Be kind to grandfather,â€”a proud man was he
When rosy in childhood ye sat on his knee;
Thy name is his name, when his head is laid low,
May his virtues be linkâ€™d wiâ€™ the name oâ€™ his oe.
He led thy young feet where the buttercups grew
Anâ€™ gowans were thickest, anâ€™ puâ€™d them for you;
But wad glint, lest the neebors or ony might see,
And say that the auld fule was ower proud oâ€™ thee.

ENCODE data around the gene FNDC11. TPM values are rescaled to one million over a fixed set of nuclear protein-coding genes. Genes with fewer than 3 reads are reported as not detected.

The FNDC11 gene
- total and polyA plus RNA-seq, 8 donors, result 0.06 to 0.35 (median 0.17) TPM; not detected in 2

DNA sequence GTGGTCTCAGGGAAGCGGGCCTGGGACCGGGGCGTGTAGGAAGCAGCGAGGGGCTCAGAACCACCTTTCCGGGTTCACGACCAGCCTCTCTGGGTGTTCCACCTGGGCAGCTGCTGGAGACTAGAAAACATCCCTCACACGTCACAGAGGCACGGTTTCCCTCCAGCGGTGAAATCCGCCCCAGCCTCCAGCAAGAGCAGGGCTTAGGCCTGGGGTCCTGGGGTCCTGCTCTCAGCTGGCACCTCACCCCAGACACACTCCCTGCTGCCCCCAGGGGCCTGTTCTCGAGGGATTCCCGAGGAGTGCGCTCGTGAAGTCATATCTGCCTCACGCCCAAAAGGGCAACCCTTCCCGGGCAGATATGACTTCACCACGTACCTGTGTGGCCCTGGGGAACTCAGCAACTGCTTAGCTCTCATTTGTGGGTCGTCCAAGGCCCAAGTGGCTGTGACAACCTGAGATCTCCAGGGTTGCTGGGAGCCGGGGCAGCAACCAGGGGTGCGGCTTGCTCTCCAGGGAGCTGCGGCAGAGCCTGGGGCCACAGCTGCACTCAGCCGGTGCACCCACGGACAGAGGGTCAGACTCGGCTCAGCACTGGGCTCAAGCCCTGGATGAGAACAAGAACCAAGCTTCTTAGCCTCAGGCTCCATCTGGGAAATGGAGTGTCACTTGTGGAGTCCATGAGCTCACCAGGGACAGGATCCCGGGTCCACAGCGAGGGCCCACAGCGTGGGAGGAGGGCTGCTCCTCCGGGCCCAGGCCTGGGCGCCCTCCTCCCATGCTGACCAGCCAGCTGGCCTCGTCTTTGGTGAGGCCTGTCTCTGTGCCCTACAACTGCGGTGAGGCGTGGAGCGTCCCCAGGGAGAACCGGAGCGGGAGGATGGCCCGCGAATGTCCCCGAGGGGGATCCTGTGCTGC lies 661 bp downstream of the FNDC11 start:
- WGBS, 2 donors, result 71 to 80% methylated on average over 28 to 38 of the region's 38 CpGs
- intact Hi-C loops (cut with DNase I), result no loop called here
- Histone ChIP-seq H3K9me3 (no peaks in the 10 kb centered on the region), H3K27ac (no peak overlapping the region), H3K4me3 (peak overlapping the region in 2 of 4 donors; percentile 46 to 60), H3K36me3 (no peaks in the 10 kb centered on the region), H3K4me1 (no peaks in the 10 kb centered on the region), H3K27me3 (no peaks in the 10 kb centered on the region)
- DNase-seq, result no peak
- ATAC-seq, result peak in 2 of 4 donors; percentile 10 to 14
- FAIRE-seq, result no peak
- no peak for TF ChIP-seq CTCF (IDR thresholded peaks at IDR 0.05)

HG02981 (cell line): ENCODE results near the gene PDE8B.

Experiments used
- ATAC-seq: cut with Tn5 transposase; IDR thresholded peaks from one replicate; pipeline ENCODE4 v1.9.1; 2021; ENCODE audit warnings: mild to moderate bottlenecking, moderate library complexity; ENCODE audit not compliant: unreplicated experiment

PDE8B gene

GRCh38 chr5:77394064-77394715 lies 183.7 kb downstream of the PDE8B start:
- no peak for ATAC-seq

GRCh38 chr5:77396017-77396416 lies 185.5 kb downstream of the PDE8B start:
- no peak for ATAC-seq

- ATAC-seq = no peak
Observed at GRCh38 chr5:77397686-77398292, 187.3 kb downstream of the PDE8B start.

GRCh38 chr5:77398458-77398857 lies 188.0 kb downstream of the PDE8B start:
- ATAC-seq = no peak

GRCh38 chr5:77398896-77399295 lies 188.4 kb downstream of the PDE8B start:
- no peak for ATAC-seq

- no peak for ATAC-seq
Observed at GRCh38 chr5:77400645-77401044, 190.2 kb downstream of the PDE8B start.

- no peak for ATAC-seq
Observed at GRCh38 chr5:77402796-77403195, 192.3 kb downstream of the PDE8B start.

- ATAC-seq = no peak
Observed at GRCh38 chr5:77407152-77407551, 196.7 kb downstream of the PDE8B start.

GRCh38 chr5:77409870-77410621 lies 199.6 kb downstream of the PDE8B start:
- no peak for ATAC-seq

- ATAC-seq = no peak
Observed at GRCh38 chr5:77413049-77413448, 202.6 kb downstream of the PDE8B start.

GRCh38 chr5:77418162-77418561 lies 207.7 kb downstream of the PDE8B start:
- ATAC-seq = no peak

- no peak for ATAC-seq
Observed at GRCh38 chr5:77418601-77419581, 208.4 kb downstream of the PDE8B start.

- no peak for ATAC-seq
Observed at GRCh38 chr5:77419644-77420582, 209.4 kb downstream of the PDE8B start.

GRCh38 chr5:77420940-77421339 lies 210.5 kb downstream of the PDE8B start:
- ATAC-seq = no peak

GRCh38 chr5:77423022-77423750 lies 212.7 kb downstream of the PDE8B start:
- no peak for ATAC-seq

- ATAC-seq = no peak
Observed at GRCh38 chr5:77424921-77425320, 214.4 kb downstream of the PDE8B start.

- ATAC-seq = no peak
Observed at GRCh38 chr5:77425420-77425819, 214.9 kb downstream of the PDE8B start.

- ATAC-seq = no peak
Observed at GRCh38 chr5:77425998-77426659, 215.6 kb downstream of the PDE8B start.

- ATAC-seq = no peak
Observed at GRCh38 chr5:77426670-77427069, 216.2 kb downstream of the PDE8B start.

By Parkheadâ€™s nameless burnie, where rashes did grow,
A cap he wad weave for thy fair curly pow,
Anâ€™ a boat wiâ€™ a string,â€”when you led it alane
In your glee, the auld man was a bairn ance again.
I haâ€™e seen the big tear, when he thocht nae ane saw,
Heard the lang thochtfuâ€™ sigh, that the auld heart can draw,
Anâ€™ Iâ€™m sure that he prayed, and its burthen wad be
That the eâ€™e oâ€™ the Watchfuâ€™ wad watch over thee.
When tottâ€™rin wiâ€™ age, now, anâ€™ bent owre a rung,
The peace he inherits he wrought for when young;
Anâ€™ when ye were a wean, as he chirmâ€™d ye asleep,
He wad singâ€”Willie, mind, as ye sow ye will reap.